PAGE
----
It was the first week of December 2010 when I discovered that my secret was not-so-secret anymore. (Ah, how time flies when you’re being gay.) I can only imagine the heavy feeling of awkwardness in my brother’s heart when he called me into his room one day and said, “we know about… you know.” As I said, it still came as a bit of a surprise to them, but not because I had done such a wonderful job of hiding my sexuality; it was just that my behavior and my love of typical manly things in general never quite fit the bill as far as image of the quintessential “bakla” was concerned. That’s lesson three: stereotypes don’t always apply.

I was of course compelled to ask how he found out about my “same-sex attraction”, as the unpleasantly religious ex-gay apostolates put it. He asks me to recall what happened during the Halloween party in Katipunan, hosted by the neighbors of my mother with whom I had developed strong friendships with. And so I do.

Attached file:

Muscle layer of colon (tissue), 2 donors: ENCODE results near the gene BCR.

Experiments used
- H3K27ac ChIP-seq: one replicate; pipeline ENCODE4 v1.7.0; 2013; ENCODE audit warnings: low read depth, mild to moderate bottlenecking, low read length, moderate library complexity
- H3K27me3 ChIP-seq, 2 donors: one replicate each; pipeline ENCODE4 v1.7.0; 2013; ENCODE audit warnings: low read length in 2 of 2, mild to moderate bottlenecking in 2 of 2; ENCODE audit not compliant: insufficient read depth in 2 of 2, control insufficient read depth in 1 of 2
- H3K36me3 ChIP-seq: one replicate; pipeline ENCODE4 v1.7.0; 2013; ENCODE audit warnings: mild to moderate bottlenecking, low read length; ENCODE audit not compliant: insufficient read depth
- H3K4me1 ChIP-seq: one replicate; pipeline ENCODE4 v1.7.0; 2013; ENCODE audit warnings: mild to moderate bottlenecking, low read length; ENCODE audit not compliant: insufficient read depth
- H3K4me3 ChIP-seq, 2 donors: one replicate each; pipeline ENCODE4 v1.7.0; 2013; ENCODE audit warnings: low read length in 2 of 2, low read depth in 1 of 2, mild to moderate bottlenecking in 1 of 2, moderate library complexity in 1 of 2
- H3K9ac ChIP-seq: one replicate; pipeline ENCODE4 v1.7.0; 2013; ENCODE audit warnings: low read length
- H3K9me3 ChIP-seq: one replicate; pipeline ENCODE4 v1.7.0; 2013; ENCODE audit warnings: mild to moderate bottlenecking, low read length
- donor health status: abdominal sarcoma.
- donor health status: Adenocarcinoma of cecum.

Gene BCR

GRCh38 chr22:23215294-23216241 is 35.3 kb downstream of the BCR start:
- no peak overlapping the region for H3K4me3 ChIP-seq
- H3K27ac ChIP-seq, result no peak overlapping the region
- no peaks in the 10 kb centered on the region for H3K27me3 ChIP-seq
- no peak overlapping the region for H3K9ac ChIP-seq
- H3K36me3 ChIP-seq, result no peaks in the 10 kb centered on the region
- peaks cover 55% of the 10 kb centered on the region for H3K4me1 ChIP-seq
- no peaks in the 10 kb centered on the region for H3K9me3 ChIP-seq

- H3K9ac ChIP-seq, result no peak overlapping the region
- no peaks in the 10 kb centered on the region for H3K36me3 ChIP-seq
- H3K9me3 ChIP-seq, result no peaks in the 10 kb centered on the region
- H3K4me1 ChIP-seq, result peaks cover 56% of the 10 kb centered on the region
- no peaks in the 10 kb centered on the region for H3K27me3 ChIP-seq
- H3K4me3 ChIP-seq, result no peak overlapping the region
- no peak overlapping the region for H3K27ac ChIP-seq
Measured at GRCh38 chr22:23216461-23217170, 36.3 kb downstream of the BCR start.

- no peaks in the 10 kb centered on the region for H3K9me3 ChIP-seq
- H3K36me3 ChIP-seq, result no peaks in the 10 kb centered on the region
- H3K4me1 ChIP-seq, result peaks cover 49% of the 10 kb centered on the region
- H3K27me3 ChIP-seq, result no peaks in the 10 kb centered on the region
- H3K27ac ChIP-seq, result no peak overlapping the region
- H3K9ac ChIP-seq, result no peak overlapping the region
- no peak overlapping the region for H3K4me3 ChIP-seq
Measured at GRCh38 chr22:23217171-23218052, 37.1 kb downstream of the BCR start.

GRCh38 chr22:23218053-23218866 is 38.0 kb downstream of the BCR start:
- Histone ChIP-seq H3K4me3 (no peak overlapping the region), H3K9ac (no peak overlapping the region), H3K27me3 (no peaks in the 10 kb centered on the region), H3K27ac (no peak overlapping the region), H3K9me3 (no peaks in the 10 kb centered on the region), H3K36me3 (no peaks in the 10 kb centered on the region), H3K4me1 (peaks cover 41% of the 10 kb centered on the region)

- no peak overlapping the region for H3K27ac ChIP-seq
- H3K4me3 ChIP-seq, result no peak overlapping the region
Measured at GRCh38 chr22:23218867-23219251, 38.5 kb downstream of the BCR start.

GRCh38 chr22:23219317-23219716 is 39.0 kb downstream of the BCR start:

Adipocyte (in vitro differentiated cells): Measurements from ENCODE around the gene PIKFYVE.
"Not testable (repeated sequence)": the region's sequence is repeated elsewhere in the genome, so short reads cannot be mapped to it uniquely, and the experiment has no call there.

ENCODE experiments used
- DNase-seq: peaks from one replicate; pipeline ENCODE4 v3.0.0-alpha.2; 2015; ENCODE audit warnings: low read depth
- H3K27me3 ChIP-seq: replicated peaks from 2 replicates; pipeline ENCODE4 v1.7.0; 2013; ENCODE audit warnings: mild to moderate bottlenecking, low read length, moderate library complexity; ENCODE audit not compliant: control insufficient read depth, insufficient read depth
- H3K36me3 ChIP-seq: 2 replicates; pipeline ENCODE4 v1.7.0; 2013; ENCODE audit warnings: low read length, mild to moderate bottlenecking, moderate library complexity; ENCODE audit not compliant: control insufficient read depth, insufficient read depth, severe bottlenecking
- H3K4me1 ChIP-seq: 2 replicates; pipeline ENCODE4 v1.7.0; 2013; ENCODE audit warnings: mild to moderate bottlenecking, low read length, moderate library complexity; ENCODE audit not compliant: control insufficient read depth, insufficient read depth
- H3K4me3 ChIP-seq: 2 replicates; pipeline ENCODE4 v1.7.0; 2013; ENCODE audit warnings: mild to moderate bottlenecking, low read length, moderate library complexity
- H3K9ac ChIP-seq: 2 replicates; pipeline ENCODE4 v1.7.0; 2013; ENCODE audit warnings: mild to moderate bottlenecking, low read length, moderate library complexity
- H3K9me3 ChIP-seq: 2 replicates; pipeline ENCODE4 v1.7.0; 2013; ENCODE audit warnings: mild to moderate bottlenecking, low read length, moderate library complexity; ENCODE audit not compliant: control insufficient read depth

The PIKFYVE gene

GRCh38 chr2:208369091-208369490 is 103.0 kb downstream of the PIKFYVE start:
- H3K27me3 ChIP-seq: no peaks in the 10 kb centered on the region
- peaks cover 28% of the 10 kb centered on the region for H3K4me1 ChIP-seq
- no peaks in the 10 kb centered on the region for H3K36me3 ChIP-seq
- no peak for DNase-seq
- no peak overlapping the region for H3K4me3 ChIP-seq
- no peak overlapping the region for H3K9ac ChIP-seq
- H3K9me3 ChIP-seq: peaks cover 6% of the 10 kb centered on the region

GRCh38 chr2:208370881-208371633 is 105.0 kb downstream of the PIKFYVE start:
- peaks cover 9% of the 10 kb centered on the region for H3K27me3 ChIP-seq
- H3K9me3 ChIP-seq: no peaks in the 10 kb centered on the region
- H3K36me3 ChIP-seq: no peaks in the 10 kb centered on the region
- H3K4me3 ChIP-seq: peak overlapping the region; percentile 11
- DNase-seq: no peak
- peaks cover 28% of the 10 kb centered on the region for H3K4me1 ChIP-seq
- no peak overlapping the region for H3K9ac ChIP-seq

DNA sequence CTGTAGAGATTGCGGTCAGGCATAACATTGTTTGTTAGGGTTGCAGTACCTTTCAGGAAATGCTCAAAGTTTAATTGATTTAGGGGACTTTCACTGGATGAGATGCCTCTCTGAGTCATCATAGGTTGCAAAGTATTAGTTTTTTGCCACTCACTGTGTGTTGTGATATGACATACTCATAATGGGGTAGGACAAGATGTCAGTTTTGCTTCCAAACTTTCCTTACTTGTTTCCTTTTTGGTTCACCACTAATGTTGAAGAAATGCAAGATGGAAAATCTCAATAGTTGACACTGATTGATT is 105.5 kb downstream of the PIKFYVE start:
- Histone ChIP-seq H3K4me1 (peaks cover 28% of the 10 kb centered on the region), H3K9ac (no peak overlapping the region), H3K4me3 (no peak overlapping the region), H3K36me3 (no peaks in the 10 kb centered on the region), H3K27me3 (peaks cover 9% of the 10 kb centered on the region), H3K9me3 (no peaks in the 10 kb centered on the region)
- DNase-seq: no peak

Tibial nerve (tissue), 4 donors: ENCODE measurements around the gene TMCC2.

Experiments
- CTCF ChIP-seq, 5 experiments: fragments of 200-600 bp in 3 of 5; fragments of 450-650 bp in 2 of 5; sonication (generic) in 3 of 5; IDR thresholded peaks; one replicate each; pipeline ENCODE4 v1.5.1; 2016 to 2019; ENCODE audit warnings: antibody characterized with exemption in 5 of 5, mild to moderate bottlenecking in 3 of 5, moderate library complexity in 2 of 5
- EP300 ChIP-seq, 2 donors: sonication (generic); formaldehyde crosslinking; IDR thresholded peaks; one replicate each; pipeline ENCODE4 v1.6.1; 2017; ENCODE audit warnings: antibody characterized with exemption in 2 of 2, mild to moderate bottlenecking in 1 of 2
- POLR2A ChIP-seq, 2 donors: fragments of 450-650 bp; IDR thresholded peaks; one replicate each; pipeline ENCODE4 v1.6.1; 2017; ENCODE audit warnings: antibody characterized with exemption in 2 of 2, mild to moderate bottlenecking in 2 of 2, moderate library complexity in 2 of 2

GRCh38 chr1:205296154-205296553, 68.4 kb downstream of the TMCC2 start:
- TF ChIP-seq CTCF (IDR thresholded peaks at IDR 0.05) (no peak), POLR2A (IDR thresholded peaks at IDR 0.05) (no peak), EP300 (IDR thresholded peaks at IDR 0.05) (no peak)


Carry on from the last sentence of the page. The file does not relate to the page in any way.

Rewind three weeks and we enter the dining area of the neighbors’ two-story bungalow, decked with all the lovely drapery of the season. (They were always keen on going the extra mile with decorations. Paper mache spiders!) Mother and the others returned to the other house after the first two hours of regular dinner time, but I stayed behind to enjoy their company for a while longer. Then came along their other friends from work, bringing along with them more drinks to complement the neighbors’ already impressive supply of alcohol, and you can imagine how things turned out for the next five hours. Between discussions of existentialist philosophy and the best kinds of spices, gender preferences somehow squeezed into the conversation. Considering how much my brother somehow knew about my private life, I can only guess how much I disclosed after my 10th shot; I remember little from that night aside from how much I hated absinthe. It was like drinking kerosene. Huh, that’s a good fourth lesson: refrain from ingesting anything that tastes like something you’d use to power your car.